China’s warning that it will not tolerate any Arab-style protests has been backed up by increased security on the streets.
Police in Beijing kept a close watch on Tiananmen Square. Security patrols were stepped up around a main shopping area, where an online call had urged people to protest.
Beijing has tightened censorship and reporting restrictions. Controls and checks on foreign tourists and journalists have also been increased.
A similar clampdown has been reported in Shanghai.
Internet censorship means few Chinese are aware of calls for pro-democracy protests, but the authorities are taking no chances.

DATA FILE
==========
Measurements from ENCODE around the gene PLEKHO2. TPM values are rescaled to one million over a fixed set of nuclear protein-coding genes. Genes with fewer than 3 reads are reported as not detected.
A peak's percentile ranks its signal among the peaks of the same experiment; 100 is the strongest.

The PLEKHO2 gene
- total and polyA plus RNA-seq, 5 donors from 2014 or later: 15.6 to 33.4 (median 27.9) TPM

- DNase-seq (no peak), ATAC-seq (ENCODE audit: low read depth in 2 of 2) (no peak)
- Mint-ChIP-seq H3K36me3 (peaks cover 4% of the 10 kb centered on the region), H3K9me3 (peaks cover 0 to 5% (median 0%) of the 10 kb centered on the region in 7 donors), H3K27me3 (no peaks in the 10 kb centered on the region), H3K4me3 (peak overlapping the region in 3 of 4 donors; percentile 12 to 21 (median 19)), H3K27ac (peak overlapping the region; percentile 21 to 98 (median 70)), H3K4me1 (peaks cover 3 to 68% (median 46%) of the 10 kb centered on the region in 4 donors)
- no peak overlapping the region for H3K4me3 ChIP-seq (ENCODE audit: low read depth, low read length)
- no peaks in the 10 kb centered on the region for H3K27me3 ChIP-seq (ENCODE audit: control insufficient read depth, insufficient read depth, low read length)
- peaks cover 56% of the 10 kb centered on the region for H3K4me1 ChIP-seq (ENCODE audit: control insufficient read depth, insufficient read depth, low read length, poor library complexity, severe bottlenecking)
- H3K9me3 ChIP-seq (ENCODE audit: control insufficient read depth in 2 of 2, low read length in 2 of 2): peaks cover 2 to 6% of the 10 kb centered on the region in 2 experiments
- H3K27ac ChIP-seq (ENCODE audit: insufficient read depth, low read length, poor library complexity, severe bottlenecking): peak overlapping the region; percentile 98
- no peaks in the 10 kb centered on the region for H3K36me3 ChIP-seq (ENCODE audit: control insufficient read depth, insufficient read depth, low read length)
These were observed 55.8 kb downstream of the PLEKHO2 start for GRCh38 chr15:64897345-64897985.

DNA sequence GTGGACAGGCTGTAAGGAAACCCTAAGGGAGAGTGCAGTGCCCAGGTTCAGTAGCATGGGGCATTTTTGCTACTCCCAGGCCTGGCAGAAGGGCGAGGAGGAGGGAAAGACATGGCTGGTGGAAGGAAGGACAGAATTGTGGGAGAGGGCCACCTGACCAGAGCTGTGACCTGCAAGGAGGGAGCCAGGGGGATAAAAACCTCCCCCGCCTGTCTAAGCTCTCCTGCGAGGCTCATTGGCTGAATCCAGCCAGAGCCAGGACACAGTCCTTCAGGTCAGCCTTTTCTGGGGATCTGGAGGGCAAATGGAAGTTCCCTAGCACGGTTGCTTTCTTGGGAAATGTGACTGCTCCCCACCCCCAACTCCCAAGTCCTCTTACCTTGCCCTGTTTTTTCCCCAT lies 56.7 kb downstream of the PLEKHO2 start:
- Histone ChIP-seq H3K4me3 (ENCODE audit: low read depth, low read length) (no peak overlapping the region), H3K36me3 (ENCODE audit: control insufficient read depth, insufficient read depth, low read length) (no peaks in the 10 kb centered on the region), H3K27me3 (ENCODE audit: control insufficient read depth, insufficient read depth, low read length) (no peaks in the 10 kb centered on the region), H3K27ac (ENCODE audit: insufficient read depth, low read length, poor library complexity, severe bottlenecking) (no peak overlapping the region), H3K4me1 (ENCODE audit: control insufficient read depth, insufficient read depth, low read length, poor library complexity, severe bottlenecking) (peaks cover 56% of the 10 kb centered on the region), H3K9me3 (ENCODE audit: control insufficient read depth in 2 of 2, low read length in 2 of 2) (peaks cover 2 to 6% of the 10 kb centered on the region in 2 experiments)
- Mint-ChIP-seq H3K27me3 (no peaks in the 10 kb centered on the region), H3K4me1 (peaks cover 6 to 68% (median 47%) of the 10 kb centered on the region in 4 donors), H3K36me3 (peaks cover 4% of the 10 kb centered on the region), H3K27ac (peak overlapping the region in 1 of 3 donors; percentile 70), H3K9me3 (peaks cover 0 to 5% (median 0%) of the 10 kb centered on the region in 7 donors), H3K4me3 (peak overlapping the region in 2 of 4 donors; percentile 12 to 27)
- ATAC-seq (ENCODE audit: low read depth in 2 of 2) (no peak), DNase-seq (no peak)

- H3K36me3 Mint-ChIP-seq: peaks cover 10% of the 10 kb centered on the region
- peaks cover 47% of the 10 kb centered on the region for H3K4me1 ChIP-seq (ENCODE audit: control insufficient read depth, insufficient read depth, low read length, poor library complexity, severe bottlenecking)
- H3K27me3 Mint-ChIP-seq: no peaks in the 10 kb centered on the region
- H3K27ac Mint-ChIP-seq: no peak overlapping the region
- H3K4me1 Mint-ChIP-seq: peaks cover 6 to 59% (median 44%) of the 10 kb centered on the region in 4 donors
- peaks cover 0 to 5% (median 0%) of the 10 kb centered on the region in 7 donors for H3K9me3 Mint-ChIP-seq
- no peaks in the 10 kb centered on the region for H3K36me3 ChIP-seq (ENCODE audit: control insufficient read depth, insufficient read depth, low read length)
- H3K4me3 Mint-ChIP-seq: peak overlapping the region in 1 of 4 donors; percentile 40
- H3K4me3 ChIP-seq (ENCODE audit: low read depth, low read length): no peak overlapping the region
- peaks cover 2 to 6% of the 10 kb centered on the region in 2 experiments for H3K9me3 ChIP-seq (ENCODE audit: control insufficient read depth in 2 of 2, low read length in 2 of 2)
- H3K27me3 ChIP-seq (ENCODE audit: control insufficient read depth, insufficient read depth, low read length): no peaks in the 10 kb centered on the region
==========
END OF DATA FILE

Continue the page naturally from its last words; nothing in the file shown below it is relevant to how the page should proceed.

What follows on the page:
“Security and stability is the common wish of the Chinese people,” Wang Hui, a spokeswoman for Beijing City Government, said at a news conference. “If people think they can stir up incidents here, it’s just an illusion. If people are looking for events such as those in the Middle East and Africa, they are doomed to failure.”
On Saturday a plan for a 13.8 percent hike in the domestic security budget was put before the National People’s Congress.
Premier Wen Jiabao focussed on the economy but state media warned against social protests.
Dissidents have been rounded up since online messages appeared from abroad urging pro-democracy rallies.